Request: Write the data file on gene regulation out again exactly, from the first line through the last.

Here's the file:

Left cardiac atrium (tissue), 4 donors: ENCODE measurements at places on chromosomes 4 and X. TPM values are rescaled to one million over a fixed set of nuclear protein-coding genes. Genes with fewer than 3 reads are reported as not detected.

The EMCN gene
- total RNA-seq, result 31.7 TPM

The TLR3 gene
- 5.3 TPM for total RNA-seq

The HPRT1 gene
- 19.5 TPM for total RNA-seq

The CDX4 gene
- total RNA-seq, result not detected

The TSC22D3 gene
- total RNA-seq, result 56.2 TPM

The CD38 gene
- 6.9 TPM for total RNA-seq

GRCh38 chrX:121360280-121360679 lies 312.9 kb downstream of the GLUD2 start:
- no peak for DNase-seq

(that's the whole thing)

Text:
Left cardiac atrium (tissue), 4 donors: ENCODE measurements at places on chromosomes 4 and X. TPM values are rescaled to one million over a fixed set of nuclear protein-coding genes. Genes with fewer than 3 reads are reported as not detected.

The EMCN gene
- total RNA-seq, result 31.7 TPM

The TLR3 gene
- 5.3 TPM for total RNA-seq

The HPRT1 gene
- 19.5 TPM for total RNA-seq

The CDX4 gene
- total RNA-seq, result not detected

The TSC22D3 gene
- total RNA-seq, result 56.2 TPM

The CD38 gene
- 6.9 TPM for total RNA-seq

GRCh38 chrX:121360280-121360679 lies 312.9 kb downstream of the GLUD2 start:
- no peak for DNase-seq